In this paper, we study how policies limiting the spending capacity of local governments may lead to a reduction in corruption. We exploit the extension of one such policy, the Domestic Stability Pact (DSP), to Italian municipalities with less than 5,000 inhabitants that occurred in 2013. Using a ‘local Difference-in-Differences’ approach, we show that the extension of the DSP led to a substantial decrease in recorded corruption rates. This effect emerges only in areas in which the DSP put a binding cap on municipal capital expenditures, in line with the hypothesis that investments and procurement are naturally prone to corruptive phenomena. We also show that i) the reduction in corruption is linked to accountability incentives; ii) and it is not just a mechanical consequence of the decrease in investments, by pointing out evidence of an improvement in the corruption-proofness of public spending. We then estimate the impact of the extension of the DSP on local welfare, finding a null effect. Overall, our findings suggest that budget constrains might induce local governments to curb expenditures in a way that dampens their exposure to corruption without depressing local welfare.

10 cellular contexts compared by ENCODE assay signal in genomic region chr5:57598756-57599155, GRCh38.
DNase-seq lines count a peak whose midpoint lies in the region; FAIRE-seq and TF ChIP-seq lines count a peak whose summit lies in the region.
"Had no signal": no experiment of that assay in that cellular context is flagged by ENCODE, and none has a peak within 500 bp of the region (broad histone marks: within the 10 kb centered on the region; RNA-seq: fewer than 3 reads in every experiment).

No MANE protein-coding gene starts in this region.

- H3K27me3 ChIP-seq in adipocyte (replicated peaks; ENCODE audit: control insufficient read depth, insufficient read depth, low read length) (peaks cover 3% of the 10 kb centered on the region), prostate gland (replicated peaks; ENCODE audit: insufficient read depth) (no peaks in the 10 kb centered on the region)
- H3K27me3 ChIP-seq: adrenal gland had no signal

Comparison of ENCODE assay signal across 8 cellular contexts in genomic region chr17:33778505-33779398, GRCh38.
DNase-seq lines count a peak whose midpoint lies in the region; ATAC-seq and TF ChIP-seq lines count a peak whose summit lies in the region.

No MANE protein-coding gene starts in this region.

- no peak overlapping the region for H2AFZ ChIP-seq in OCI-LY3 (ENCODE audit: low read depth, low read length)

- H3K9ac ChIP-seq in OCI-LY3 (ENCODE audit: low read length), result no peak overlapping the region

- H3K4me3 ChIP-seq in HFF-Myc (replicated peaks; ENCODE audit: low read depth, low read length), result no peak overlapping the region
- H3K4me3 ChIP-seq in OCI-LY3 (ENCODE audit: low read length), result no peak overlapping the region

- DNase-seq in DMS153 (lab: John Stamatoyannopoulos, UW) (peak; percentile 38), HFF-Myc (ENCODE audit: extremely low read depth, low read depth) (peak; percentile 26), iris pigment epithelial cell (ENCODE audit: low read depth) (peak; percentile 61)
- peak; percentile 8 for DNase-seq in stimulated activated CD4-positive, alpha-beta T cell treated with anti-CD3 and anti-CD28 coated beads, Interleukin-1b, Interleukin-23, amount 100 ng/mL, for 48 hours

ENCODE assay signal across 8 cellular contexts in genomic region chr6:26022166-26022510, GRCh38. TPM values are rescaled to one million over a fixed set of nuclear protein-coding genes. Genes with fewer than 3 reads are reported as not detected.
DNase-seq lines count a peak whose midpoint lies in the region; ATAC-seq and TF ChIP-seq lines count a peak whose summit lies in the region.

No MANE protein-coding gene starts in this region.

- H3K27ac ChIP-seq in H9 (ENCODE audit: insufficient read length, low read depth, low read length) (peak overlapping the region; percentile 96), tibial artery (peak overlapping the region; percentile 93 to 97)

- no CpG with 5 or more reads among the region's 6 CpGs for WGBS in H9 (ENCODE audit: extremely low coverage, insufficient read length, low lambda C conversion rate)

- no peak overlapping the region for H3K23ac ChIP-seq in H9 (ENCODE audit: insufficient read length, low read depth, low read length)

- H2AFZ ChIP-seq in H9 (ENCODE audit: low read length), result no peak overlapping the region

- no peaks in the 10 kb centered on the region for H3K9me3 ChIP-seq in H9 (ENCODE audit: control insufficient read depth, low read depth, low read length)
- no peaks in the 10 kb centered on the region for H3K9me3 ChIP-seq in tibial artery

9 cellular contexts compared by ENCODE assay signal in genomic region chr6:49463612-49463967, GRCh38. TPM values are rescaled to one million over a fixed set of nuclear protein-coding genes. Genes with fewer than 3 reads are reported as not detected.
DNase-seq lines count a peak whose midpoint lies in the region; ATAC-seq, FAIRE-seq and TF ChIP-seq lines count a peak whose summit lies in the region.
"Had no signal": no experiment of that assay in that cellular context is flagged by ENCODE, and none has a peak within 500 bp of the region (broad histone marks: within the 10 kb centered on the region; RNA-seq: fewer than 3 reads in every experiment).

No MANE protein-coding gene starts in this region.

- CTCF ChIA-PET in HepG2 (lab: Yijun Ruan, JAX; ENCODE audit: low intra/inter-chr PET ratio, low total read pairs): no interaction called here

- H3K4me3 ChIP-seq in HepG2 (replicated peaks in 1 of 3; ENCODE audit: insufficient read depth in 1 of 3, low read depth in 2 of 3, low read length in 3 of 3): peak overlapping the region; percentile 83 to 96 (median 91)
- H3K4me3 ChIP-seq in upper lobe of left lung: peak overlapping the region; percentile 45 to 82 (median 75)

Daniele, G. and Giommoni, T., 2020. Corruption under austerity. Available at SSRN 3522522.